True or false? Recently the first woman contestant won millions on Jeopardy? True – if name and clothes alone determine gender. False – if one considers the scientific information regarding DNA and the impact of the X and Y chromosomes on brain function and focus and physical strength.  For the purposes of this column, the scientific classification of male and female will be followed. XX will refer to those identified at birth as “It’s a girl!” and XY will refer to those identified as “It’s a boy.”

             That one chromosome affects so much of the body and its performance. Let’s skip the basic facts of reproduction and focus on how the rest of the body responds to having every single cell in the body carry either XX or XY chromosomes. Using the scientific labels, then the most recent big time Jeopardy winner is an XY person because said person is transgender. Play the cards, change the clothes, endure some surgical and medical adjustments, and still the advantages of that Y chromosome remain.

The winner had the XY person’s advantage of being a one-track minded person – able to focus intently on one situation at a time. Historically the XX person can multi-task with finesse whether in the workplace or at home. The XX people track others’ activities and locations while conversing or working on projects. Through the ages, the XY person grows stronger, faster muscles. Watch little kids running a race. In most of the races, the little XY folks will surge ahead and leave the XX tots behind. They may enjoy the same activities, but generally, the Y chromosome from birth programs the body with the stronger, faster muscles needed for that competitive edge in sports. That competitive difference also impacts mind games such as Jeopardy, chess and even Monopoly where significantly fewer XX persons excel.

             Certainly, superficial things can be done to the body’s appearances to qualify it for a different label. With external adjustments in clothes and skin or even just a verbal declaration, the XY person can be declared an XX person today.

             XY individuals, who typically measure taller and stronger than their XX teammates, lie to themselves and the judges when they insist on competing as XX persons. It does not matter how one feels, it only matters that each individual cell in the body continues to perform as XY or XX. Surgical blades cannot reach and adjust the continuously replicating myriad of cells in the human body.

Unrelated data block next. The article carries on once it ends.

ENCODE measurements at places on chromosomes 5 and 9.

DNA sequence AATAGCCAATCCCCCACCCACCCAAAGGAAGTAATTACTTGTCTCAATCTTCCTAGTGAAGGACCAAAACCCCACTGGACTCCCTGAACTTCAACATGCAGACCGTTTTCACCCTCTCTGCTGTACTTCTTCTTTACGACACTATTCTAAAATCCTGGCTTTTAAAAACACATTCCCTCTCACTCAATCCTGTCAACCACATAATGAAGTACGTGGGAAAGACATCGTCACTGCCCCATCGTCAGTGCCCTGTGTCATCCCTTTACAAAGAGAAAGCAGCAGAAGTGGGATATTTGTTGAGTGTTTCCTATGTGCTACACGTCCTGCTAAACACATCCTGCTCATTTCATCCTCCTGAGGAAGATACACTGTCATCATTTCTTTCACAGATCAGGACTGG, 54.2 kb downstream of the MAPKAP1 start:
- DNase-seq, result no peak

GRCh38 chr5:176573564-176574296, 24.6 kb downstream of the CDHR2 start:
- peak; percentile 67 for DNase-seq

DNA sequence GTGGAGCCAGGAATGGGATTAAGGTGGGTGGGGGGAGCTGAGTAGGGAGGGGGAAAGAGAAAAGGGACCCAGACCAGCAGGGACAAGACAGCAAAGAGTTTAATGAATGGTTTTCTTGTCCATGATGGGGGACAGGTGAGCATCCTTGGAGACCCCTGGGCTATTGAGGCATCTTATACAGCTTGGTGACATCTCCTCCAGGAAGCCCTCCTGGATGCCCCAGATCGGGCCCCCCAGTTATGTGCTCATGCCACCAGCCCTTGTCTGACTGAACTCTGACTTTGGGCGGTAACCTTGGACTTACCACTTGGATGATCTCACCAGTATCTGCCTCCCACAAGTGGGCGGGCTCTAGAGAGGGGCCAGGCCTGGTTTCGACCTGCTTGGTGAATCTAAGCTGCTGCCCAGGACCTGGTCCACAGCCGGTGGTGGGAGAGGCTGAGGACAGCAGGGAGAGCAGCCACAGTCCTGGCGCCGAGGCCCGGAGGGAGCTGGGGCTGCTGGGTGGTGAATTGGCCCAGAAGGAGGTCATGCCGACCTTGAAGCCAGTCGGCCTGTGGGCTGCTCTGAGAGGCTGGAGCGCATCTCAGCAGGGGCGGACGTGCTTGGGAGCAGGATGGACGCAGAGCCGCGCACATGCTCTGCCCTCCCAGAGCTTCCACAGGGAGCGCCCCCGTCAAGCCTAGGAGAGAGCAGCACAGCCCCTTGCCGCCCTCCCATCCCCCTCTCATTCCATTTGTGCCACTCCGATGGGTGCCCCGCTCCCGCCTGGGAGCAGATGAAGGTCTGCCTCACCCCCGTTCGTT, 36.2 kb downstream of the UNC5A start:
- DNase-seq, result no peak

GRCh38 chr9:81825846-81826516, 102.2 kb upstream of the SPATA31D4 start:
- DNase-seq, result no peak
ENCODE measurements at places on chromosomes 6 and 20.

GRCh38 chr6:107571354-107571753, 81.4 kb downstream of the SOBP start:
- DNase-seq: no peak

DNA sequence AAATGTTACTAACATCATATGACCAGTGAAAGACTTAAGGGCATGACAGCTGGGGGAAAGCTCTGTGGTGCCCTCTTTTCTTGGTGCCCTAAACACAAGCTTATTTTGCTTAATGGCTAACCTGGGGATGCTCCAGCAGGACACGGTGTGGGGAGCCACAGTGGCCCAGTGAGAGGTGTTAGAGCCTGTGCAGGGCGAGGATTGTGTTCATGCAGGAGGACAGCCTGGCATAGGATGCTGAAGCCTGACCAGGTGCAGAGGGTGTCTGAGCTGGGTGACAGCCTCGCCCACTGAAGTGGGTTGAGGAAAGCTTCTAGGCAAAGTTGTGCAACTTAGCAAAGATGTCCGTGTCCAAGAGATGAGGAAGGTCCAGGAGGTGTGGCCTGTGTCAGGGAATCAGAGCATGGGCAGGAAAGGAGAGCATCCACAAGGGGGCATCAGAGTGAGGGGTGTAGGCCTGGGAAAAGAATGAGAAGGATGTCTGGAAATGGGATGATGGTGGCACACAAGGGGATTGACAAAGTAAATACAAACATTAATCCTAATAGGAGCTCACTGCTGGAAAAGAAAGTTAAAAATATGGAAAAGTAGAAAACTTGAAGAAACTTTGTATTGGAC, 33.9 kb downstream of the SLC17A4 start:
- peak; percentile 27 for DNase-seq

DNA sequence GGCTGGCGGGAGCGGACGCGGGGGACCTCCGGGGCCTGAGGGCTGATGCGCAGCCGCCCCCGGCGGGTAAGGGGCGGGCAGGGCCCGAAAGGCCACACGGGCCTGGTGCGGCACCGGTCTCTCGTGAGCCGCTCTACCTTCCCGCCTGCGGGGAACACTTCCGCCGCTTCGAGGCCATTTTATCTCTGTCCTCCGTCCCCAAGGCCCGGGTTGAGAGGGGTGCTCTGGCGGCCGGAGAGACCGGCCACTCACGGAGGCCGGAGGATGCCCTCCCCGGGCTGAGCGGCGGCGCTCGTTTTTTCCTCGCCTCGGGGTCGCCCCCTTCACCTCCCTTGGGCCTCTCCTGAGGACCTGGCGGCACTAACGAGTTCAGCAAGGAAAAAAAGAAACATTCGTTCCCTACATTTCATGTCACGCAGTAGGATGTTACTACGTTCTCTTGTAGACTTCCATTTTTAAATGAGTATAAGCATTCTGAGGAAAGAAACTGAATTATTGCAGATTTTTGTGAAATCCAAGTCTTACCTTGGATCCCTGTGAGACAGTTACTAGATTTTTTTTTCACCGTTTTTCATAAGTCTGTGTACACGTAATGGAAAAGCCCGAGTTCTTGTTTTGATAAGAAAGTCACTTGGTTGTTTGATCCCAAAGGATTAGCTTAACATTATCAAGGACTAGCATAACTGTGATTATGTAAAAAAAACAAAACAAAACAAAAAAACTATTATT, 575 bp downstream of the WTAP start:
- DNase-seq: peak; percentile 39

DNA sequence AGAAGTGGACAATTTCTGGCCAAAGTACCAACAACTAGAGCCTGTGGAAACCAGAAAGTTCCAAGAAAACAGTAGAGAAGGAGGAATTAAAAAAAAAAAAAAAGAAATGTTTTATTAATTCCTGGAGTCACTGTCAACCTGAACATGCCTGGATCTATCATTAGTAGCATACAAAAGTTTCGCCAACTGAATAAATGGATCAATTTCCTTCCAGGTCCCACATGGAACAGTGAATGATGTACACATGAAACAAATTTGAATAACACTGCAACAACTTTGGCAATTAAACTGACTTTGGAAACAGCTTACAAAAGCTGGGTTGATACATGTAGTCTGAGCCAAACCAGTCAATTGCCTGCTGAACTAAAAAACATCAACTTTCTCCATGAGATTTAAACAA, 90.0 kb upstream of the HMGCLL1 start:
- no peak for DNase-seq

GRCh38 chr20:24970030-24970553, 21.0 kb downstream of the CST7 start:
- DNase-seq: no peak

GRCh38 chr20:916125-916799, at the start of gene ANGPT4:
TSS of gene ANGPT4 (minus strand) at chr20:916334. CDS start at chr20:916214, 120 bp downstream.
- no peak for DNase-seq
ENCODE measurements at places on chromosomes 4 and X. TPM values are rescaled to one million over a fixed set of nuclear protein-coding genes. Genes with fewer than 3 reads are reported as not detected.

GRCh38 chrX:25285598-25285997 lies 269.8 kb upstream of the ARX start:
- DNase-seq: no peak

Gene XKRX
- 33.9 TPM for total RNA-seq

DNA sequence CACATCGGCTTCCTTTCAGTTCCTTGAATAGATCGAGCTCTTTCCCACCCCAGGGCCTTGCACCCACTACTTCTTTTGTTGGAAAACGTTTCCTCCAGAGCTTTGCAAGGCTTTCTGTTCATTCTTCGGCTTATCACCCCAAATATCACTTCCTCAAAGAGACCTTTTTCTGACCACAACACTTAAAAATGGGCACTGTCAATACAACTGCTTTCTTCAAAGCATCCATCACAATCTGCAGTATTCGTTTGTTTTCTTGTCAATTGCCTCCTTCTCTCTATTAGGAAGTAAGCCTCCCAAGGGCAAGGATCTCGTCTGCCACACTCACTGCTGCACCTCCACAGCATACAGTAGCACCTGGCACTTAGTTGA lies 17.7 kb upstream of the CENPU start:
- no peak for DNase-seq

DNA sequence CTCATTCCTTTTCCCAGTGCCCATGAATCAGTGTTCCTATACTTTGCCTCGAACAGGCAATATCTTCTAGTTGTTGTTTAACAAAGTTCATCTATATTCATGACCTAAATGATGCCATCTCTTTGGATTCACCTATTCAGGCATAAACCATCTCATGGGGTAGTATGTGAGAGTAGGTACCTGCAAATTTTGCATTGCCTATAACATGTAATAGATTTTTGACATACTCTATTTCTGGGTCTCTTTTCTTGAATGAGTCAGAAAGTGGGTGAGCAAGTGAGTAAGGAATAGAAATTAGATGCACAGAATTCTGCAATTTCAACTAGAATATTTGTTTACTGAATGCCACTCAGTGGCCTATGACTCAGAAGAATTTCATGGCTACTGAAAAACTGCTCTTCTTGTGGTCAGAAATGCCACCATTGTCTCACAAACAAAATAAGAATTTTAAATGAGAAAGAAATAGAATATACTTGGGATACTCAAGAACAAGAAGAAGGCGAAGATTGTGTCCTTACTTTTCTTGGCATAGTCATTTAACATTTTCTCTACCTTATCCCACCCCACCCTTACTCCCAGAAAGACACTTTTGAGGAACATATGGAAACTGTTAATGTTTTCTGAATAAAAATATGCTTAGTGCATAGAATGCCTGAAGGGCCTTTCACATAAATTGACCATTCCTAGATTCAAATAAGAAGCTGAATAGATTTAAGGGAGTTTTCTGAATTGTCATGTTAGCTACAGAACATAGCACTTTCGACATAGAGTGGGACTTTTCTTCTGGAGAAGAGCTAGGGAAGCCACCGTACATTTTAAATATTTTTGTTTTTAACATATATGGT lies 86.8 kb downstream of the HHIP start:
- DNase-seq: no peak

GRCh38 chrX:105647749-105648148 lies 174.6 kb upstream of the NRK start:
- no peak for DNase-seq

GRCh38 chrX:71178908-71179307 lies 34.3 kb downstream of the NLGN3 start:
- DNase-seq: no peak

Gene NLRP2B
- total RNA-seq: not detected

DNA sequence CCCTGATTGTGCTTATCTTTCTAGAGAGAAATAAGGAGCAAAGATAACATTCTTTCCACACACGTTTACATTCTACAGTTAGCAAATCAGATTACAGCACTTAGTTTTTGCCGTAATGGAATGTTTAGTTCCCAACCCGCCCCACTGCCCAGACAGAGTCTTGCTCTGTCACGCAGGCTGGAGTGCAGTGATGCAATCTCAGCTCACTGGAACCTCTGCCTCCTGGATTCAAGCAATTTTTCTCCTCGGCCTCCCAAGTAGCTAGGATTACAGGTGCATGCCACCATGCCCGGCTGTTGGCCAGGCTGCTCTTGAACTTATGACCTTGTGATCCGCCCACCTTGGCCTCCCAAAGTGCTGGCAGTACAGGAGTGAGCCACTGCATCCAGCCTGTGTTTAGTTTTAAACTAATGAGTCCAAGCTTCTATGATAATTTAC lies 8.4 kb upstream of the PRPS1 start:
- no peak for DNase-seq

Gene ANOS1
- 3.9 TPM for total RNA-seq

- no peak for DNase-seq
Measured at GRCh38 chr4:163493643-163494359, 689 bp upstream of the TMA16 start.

Are we as a culture treating the XX sports competitors fairly by declaring all the differences between them and XY competitors in the same field as negligible?  Regularly, the sports pages carry stories of XY persons who have donned a XX uniform and broken the XX sports records in such sports as track and swimming or weightlifting.

             The future prospects for new records by XX persons do not look promising in competition with superficially changed XY persons. First, one must have an athletic mindset and an athletic body. DNA dictates the development of the body that will participate in the sport. XY persons have stronger bones, muscles, and ligaments. While there will always be exceptional XX players, it is not a level playing field with both XX and XY competing as equals. Let’s insist that individuals showing up for the women’s competitive sporting events present themselves with proof that they possess XX chromosomes.  Let’s quit disappointing the high school and college XX competitors who have practiced long and hard in their sport by insisting including XY persons with superficial changes in appearance.

Admit the truth: DNA makes a difference from the gender reveal party through toddlerhood, elementary school and beyond.

Certainly, some XX individuals can physically succeed over a XY competitor. They are the exceptions to the rule, not the rule. Either adhere to the DNA truth for qualification or mix all the athletes together for every event and see how many XX persons succeed in making the team or setting new records.